Millions of Americans have the tendency to confuse being vision impaired as being blind but in all actuality they are different. This summary will break down the different components of blindness and vision impaired highlighting the components of the two. Blindness:
When a person is legally blind their visual acuity is 20/200 or worse in the better eye with corrective lenses (20/200 means that a person at 20 feet from an eye chart can see what a person with normal vision could see at 200 feet). Visual field restriction to 20 degrees or less (tunnel vision) in the better is another component to blindness. An individual who suffers from advanced glaucoma, retinal degenerations, and neurologic disorders usually qualify under this criterion. Legal blindness is very common in older people because eyesight tends to worsen with time and age. Approximately 135 out of every 1,000 people over the age of 65 are considered legally blind. About 1.3 million Americans fall into this category. Only about 10% of legally blind people read Braille, and a much smaller percentage use white canes or guide dogs. Vision Impairment:
Visual Impairment or Vision Impairment is vision loss that constitutes a significant limitation of visual capability resulting from disease, trauma, or a congenital or degenerative condition that cannot be corrected by conventional means, including refractive correction, medication, or surgery. Partially sighted indicates some type of visual problem, with a need of a person to receive special education in some cases. Low vision generally refers to a severe visual impairment, not necessarily limited to distance vision. Low vision applies to all individuals with sight who are unable to read the newspaper at a normal viewing distance, even with the aid of eyeglasses or contact lenses. They use a combination of vision and other senses to learn, although they may require adaptations in lighting or the size of print, and sometimes, Braille. Common...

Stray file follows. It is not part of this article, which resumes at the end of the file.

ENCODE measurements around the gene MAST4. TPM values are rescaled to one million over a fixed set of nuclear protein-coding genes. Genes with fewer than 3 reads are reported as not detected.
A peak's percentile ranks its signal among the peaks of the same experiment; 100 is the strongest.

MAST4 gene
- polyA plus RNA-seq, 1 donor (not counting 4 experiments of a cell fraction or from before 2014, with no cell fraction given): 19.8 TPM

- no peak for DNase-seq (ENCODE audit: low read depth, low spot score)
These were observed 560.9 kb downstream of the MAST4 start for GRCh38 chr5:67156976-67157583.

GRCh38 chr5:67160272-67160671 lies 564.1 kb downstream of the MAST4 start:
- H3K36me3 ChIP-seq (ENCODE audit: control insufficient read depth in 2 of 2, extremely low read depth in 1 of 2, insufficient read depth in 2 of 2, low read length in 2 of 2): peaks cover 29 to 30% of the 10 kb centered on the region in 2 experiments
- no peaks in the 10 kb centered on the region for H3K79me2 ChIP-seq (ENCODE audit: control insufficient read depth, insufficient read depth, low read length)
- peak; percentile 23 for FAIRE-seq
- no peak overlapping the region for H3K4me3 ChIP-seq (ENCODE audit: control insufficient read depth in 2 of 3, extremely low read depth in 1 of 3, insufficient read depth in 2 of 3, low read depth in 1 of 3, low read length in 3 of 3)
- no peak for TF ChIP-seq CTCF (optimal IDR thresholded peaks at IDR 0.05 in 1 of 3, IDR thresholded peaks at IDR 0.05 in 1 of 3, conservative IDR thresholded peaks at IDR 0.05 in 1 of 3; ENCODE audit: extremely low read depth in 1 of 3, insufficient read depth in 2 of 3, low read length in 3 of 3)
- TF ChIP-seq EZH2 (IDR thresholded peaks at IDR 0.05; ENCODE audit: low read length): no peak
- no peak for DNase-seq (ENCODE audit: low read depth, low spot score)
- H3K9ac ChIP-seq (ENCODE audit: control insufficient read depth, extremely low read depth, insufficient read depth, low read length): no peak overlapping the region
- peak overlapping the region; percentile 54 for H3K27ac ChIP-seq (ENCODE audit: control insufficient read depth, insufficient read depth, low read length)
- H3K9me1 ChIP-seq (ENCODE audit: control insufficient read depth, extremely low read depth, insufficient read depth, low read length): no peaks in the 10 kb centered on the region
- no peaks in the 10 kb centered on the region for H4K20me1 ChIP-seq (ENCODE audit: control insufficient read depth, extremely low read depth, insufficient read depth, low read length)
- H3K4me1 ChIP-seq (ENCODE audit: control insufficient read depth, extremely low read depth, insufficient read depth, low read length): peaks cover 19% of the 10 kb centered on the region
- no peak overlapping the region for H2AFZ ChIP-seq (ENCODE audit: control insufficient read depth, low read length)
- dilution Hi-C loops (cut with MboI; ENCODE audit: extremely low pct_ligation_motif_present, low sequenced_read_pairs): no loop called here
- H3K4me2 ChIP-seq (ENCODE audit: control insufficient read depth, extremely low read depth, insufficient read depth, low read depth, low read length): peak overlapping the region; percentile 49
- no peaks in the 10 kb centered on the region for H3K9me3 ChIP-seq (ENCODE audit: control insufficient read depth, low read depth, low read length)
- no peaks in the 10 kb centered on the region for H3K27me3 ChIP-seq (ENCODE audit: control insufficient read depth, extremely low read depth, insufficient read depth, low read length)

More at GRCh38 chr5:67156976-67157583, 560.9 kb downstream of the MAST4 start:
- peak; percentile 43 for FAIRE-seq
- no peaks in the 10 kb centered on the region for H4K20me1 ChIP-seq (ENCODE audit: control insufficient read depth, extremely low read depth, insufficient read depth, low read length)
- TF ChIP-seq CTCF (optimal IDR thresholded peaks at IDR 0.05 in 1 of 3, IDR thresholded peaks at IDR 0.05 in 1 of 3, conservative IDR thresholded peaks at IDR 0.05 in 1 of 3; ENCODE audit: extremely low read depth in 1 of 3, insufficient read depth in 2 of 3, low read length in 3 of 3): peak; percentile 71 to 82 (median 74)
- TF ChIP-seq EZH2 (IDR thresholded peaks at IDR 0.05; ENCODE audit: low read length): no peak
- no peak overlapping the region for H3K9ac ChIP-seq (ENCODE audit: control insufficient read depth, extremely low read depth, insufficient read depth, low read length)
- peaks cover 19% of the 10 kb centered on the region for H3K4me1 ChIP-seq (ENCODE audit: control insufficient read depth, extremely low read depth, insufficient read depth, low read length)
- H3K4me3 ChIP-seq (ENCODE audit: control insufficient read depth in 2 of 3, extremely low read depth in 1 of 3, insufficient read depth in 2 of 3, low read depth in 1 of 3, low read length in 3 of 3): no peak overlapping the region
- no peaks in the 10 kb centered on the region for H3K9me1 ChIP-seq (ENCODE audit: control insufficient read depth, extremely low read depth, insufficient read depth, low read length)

Please join StudyMode to read the full document